What is Senate Bill 924?
Virginia’s TRAP Law
In 2011, the Virginia House of Delegates voted to amend an unrelated health bill (SB 924, a bill that requires the Board of Health to issue regulations related to infection prevention and disaster preparedness for hospitals, nursing homes and certified nursing facilities) to include a provision that classifies "facilities in which 5 or more first trimester abortions per month are performed” as a category of hospitals. It passed in the Senate (with Lt. Governor Bolling acting as tie-breaker in a 20-20 vote split), and the governor signed it into law.
Senate Bill 924 subjects women's health centers to new regulations created by the Virginia Department of Health. The regulations are drafted by the Department of Health, voted on by the Virginia Board of Health, and also must receive approval from the governor as well as review by the attorney general during an executive review process. Senate Bill 924 imposed an "emergency” regulatory process to first create temporary new rules for women's health centers; a process which limited time for deliberation and public input. The governor approved temporary regulations that went in to effect on January 1, 2012.
During the temporary emergency regulatory process, the Board of Health chose to ignore sound science and failed to protect patient interests, including access to health care and patient confidentiality, by adopting medically inappropriate regulations.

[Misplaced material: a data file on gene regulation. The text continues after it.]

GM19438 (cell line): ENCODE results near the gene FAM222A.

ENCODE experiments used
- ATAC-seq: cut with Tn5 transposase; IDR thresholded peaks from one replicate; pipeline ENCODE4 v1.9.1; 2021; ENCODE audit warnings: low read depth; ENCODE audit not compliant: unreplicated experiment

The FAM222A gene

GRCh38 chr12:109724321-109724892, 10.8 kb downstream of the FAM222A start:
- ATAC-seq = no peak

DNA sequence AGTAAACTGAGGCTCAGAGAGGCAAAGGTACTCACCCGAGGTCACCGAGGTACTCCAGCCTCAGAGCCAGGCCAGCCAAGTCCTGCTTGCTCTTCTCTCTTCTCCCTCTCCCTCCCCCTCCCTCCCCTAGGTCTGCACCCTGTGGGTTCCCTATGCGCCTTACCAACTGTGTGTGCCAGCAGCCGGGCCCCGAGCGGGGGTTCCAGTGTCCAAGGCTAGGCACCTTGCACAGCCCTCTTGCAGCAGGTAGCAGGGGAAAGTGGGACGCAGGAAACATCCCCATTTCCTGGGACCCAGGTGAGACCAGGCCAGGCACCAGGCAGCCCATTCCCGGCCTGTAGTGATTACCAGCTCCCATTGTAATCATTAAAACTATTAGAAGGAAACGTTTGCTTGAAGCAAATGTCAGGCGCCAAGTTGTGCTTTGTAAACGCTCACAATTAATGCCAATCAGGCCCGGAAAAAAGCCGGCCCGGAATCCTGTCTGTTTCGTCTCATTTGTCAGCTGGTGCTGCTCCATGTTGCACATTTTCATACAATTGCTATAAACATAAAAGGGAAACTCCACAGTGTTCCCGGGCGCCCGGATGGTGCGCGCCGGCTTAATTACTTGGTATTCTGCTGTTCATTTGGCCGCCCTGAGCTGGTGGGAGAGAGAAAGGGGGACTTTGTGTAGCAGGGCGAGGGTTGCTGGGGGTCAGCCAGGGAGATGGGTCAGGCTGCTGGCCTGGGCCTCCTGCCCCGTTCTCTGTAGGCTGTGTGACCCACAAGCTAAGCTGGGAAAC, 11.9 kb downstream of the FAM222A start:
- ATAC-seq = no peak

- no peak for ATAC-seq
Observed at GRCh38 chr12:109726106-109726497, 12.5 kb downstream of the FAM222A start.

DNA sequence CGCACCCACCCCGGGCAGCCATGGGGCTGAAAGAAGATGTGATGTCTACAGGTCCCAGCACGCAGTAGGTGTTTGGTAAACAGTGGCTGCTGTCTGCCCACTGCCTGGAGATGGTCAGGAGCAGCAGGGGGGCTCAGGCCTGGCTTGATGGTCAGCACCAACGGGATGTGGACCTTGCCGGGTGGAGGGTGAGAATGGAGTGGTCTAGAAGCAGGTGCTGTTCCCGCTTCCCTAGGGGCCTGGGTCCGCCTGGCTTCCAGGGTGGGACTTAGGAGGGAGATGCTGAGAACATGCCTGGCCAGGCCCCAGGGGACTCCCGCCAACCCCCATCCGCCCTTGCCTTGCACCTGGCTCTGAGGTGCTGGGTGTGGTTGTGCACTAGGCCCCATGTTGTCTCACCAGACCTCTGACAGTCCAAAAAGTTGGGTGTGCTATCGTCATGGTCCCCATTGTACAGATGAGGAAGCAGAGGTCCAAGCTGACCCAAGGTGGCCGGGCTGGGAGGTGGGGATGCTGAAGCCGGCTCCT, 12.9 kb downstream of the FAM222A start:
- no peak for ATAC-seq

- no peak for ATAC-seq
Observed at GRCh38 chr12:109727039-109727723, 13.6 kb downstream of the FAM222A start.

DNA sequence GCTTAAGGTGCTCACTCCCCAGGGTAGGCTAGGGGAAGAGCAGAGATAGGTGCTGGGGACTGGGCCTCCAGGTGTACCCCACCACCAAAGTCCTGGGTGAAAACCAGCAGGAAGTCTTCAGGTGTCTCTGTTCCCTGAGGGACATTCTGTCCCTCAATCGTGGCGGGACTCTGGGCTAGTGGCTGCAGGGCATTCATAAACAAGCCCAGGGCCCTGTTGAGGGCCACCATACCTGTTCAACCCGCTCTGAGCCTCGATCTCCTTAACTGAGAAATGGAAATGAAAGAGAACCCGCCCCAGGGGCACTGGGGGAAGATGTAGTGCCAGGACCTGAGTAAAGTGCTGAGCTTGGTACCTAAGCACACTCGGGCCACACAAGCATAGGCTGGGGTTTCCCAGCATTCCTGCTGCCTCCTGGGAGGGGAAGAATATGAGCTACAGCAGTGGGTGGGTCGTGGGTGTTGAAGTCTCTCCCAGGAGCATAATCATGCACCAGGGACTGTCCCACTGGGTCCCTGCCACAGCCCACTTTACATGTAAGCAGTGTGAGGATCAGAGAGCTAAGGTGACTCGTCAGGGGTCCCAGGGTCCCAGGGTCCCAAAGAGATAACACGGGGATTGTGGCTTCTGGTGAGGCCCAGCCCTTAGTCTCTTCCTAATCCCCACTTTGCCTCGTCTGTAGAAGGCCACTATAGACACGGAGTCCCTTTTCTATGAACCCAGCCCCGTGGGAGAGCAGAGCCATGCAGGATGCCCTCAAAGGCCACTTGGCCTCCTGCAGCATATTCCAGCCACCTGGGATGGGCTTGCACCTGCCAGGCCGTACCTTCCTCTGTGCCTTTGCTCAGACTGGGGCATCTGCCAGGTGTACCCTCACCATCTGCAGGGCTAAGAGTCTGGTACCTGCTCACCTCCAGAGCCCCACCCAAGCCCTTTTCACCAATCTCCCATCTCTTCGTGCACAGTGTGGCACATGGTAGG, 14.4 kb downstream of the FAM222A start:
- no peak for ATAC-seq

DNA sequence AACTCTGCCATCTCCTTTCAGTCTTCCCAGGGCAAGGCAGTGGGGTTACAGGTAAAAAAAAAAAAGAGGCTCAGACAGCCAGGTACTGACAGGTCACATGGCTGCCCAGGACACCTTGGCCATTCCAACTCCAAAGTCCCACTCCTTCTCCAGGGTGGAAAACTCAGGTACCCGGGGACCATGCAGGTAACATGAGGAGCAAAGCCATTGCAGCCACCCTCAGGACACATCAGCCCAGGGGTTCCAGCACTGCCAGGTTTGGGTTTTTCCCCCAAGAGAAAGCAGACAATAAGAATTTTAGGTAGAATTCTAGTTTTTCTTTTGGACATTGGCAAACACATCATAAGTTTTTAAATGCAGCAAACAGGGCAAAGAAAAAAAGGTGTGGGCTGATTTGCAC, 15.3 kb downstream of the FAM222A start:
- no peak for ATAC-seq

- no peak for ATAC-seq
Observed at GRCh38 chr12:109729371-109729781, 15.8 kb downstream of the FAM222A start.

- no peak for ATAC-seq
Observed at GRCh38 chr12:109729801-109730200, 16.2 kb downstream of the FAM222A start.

With temporary regulations in effect, the Board of Health is now considering permanent regulations. On June 15, the Board voted to amend a key provision of the draft permanent regulations – the amendment meant that existing women’s health care centers that provide safe, legal first-trimester abortion care would be "grandfathered in,” rather than being subjected to onerous and unnecessary forced building requirements. However, the Attorney General placed politics over women's health and refused to certify those new rules. The Board voted again on September 14, 2012, and under extreme pressure from the Attorney General and Governor McDonnell did not approve "grandfathering in" existing women's health centers. Learn more about the permanent regulations. Read further to learn more about the next steps in the regulatory process.
First-trimester abortions remain one of the safest and most common of all in-office surgical procedures. Abortion should not be regulated differently than other outpatient procedures that do not trigger these kinds of strict regulations. Final permanent regulations should be based in medicine, not politics.
The Board of Health’s Regulation Process